Table-7.8 Regression statistics for equation one Multiple Linear Regression - Regression Statistics Multiple R

0.985151

R-squared

0.970523

Adjusted R-squared

0.957422

F-TEST

74.079898

Observations

27

Degrees of Freedom

18

Multiple Linear Regression - Residual Statistics Standard Error

0.606962

Sum Squared Errors

6.631244

Table-7.9 Regression statistics (Analysis of Variance) for equation (1) Multiple Linear Regression - Analysis of Variance ANOVA

DF Sum of Squares

Regression

Mean Square

8

218.329741

27.291218

Residual

18

6.631244

0.368402

Total

26

224.960985

8.6523455840456

F-TEST

74.079898

Table-7.10 Regression statistics (Student Distribution Probability) for equation (1) Student (mathematical equation plotter)

Distribution

T-Test

10.5206

D.F.

18

Probability

Fig.7.8 Comparison between actual hardness values (dotted) and predicted hardness values (from equation one) for twenty seven experimental samples.

Fig.7.9 Residuals plot for twenty seven experimental samples.

Similarly the second order regression equation for bulging was formed as below BULGING = 0.061682428194518 A +0.0364504629528 D -0.10546870372806 C -0.33662925904979 E -0.0001034650209666 A2 -0.00030389351847241 D2 +0.001034425926114 C2 +0.0022465925911414 E2 +5.2475707471113 + e………….. (2) The Regression Statistics of this model is shown in table-7.11. Table-7.11 Regression statistics for bulging model shown in equation (2) Multiple Linear Regression - Regression Statistics Multiple R

0.984221

R-squared

0.968691

Adjusted R-squared

0.954776

F-TEST

69.614348

Observations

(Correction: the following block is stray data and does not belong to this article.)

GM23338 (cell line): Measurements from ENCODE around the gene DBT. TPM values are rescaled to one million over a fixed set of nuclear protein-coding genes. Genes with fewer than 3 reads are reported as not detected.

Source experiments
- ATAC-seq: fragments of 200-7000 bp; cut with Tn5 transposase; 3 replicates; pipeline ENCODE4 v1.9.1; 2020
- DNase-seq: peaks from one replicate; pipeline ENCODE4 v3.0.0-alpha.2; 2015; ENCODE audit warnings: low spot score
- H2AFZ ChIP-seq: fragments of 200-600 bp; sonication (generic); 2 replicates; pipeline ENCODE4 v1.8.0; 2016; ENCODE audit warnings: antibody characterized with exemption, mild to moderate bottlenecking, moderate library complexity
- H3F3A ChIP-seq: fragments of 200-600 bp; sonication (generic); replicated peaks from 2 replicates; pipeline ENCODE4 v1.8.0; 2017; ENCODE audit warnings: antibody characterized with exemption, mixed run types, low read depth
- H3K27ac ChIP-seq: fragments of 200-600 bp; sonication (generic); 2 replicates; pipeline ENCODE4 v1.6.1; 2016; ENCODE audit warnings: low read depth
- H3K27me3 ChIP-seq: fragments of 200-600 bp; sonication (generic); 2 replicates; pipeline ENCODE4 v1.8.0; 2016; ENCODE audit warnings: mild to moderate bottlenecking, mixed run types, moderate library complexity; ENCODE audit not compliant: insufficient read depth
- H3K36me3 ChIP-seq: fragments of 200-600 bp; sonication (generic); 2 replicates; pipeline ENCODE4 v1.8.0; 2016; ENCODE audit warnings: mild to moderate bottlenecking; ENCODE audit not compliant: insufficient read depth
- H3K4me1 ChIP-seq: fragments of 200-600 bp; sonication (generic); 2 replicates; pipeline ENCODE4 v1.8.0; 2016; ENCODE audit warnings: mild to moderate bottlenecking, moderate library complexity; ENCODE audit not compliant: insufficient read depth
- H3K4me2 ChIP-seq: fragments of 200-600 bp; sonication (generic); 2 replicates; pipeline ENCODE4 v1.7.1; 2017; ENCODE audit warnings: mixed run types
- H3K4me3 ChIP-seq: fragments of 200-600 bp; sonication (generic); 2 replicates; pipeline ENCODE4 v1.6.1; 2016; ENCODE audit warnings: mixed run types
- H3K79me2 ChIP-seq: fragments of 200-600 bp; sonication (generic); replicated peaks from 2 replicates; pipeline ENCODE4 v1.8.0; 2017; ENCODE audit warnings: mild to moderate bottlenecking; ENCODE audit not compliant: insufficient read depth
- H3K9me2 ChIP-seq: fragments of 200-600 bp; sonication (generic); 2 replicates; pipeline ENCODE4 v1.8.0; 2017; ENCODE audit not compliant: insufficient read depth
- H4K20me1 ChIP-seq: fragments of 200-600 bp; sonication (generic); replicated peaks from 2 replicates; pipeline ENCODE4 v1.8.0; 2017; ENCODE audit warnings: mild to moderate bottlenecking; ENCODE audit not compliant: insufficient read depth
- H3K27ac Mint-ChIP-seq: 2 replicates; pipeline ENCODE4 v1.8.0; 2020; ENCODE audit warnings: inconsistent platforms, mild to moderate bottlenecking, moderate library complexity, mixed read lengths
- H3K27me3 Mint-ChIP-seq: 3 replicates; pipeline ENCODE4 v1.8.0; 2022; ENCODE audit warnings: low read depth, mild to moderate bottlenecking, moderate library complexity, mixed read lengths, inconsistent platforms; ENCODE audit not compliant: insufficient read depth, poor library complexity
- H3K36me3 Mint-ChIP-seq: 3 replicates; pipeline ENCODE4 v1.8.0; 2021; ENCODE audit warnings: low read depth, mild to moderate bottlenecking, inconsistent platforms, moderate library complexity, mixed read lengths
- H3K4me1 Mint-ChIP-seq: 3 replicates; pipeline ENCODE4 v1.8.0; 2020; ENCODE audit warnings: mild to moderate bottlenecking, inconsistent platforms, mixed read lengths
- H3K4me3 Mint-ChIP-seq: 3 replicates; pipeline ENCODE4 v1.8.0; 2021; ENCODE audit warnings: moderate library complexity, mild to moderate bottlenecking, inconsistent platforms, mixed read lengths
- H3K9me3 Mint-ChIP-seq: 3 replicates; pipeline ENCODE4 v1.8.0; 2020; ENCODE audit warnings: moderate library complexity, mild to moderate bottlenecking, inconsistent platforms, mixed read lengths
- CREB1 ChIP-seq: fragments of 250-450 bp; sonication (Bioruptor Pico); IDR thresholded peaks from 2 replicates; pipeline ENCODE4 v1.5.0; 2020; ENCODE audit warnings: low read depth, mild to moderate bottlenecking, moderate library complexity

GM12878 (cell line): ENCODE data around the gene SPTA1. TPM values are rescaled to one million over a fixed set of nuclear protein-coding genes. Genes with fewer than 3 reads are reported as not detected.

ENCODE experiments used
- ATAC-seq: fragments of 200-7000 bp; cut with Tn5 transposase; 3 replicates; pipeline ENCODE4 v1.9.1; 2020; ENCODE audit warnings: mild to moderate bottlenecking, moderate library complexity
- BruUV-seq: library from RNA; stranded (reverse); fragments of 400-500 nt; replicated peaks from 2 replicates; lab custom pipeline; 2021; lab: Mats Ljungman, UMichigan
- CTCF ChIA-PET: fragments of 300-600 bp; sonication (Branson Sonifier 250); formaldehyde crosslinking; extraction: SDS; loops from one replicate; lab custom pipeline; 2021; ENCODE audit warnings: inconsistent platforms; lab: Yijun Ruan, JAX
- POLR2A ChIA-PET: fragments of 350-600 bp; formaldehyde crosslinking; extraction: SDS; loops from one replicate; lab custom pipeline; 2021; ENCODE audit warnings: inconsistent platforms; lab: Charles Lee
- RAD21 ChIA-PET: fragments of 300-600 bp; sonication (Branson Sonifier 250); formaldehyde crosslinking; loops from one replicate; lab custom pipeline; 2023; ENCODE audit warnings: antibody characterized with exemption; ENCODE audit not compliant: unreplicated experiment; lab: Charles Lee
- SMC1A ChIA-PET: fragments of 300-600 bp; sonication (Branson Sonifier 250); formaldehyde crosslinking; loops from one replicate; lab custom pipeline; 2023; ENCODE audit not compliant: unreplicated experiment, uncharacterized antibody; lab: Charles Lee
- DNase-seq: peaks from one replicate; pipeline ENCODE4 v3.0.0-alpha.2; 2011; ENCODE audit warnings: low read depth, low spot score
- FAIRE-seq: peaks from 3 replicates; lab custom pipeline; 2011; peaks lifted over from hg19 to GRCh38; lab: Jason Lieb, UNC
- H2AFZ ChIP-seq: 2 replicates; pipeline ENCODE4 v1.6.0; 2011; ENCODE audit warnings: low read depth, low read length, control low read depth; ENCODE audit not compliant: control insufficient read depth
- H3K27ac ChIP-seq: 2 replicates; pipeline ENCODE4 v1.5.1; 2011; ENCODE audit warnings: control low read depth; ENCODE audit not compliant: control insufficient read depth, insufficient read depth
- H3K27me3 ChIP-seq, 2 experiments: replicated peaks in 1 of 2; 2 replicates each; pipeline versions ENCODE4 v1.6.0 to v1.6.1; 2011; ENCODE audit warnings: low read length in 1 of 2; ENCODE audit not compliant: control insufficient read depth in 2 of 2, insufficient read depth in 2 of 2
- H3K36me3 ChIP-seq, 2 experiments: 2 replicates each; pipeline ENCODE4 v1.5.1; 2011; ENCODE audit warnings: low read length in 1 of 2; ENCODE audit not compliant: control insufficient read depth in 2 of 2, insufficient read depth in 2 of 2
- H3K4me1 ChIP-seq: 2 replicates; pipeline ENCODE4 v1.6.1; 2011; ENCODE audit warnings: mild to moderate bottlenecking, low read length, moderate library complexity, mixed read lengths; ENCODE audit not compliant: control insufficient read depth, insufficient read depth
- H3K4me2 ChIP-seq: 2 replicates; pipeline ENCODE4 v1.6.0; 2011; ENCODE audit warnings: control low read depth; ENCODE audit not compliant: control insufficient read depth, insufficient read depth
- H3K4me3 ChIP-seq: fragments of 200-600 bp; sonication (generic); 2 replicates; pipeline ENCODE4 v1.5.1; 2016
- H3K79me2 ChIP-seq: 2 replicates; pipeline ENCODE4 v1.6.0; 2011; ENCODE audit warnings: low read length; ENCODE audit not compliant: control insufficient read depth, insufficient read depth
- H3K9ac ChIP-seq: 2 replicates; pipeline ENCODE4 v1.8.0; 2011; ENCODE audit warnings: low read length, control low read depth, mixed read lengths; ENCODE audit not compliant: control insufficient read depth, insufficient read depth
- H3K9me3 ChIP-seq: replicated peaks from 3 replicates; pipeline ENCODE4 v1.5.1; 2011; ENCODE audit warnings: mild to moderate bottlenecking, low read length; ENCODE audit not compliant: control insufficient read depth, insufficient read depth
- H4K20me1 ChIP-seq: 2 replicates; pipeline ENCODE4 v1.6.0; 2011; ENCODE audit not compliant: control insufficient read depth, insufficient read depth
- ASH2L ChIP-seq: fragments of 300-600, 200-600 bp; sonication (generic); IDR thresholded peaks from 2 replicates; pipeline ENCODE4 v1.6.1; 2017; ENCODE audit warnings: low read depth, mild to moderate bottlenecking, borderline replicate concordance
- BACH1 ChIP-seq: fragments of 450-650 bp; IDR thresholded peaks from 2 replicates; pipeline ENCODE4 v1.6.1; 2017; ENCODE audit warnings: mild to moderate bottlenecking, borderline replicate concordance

27

Degrees of Freedom

18

Multiple Linear Regression - Residual Statistics Standard Error

0.022217

Table-7.12 Analysis of Variance for bulging model shown by equation (2)

Multiple Linear Regression - Analysis of Variance ANOVA Regression

DF Sum of Squares Mean Square 8

0.274894

0.034362

Residual

18

0.008885

0.000494

Total

26

0.283779

0.010914588545104

F-TEST

69.614348

Table-7.13 Student Distribution Probability for bulging model shown by equation (2) Student (mathematical equation plotter)

Distribution

T-Test

2.7817

D.F.

18

Probability

Fig.7.10 Comparison between actual shrinkage values (dotted) and predicted shrinkage values for twenty seven experimental samples.

Fig.7.11 Residuals plot for twenty seven experimental samples. These second order regression models were further validated with the help of neural network models which have been prepared separately for both hardness and bulging predictions. The twenty seven results of Table-7.5 were used for training neural network model. We used neural net work model with following specifications for prediction of hardness value Minimum weight-0.0001 Limit of epochs-10,000 Initial weight-0.3 Learning rate -0.3 Momentum-0.6 Activation function –Log sigmoid function with no neurons in hidden layer

Fig.7.12 Comparison between actual hardness values (red) and predicted hardness values (green) for twenty seven experimental samples. Similarly the twenty seven results of Table-7.6 were used for training neural network model for prediction of bulging. The model had following specifications. Minimum weight-0.0001 Limit of epochs-10,000 Initial weight-0.3 Learning rate -0.3 Momentum-0.6 Activation function – log sigmoid function with no neurons in hidden layer